As Bush launches farewell tour, Europe warms up
The US-German relationship is perhaps the clearest example of improving ties since the Iraq war began.
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Bush is seen as the least popular US president in modern Germany. US presidents from John F. Kennedy and Ronald Reagan to George H.W. Bush and Bill Clinton are remembered for giving stirring speeches amid cheering throngs and flinging themselves into crowds to shake hands.Skip to next paragraph
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Bush has, partly due to increased security after 9/11, been in an isolated bubble, and his visits are discussed more in terms of interrupted traffic in large towns. In coverage of a 2006 speech in Stralsund, Germany, local media pointed out that the audience was preselected from out of town, and that locals were excluded. "It was a show like something out of the old East Germany," says one source.
One little-mentioned credit given here to the Bush policy on Europe is the friendly interest shown by the State Department to the new democracies of Eastern Europe. Initially, the issue got botched in Washington. Then-Defense Secretary Donald Rumsfeld's terming of a "new Europe" (Poland, the Baltics, former Warsaw Pact states aiding in the war on terror) and an "old Europe" (mainly France and Germany, which questioned Washington on Iraq) was divisive.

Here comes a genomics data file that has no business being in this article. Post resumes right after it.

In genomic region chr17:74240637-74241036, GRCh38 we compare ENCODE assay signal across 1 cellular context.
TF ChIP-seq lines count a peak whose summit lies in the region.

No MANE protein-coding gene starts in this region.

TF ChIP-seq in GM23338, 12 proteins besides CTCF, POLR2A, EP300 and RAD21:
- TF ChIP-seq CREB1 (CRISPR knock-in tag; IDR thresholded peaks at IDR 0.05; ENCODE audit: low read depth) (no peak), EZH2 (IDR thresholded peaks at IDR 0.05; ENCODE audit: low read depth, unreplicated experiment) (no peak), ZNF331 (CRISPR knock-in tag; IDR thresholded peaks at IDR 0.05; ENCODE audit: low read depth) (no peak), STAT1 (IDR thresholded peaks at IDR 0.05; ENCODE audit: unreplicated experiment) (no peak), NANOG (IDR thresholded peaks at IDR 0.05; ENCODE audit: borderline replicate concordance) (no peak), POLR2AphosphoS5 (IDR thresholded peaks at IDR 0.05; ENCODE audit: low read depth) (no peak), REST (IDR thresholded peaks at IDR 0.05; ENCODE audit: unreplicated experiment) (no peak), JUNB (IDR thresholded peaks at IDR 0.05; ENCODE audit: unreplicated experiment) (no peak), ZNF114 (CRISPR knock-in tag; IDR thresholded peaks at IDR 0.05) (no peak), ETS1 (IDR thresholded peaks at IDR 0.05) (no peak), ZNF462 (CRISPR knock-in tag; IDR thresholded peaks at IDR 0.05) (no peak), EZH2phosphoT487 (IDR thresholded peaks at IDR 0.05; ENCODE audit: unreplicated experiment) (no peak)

"Rumsfeld's phrasing, playing off new and old, was absolutely divisive here," says Bastian Hermisson of the Heinrich Böll Foundation, a Green Party think tank. "But over time, the US valuing of Poland, the Czech Republic, the Baltics, made those states feel self-confident. It had the effect of shaking us up and making us aware that new states had their own interests and importance."
Europeans embrace Obama's hope
There's a widespread fascination here with the US presidential race – particularly the candidacy of Barack Obama, whose persona Europeans appear to adore. European foreign ministries are in touch with both McCain and Obama camps, sources say.
At a speech at Harvard, German Foreign Minister Frank-Walter Steinmeier asked the audience rhetorically if the US and Europe can have better transatlantic relations, and then said, reiterating the Obama campaign mantra, "Yes, we can!"
"The interest in the US election is overwhelming," says Mr. Hermission. "And if it is a program on Obama, there are no empty seats. It makes me believe there is a desire in the public for a resurgence of what we call the 'good America.' There's hope in the response I see."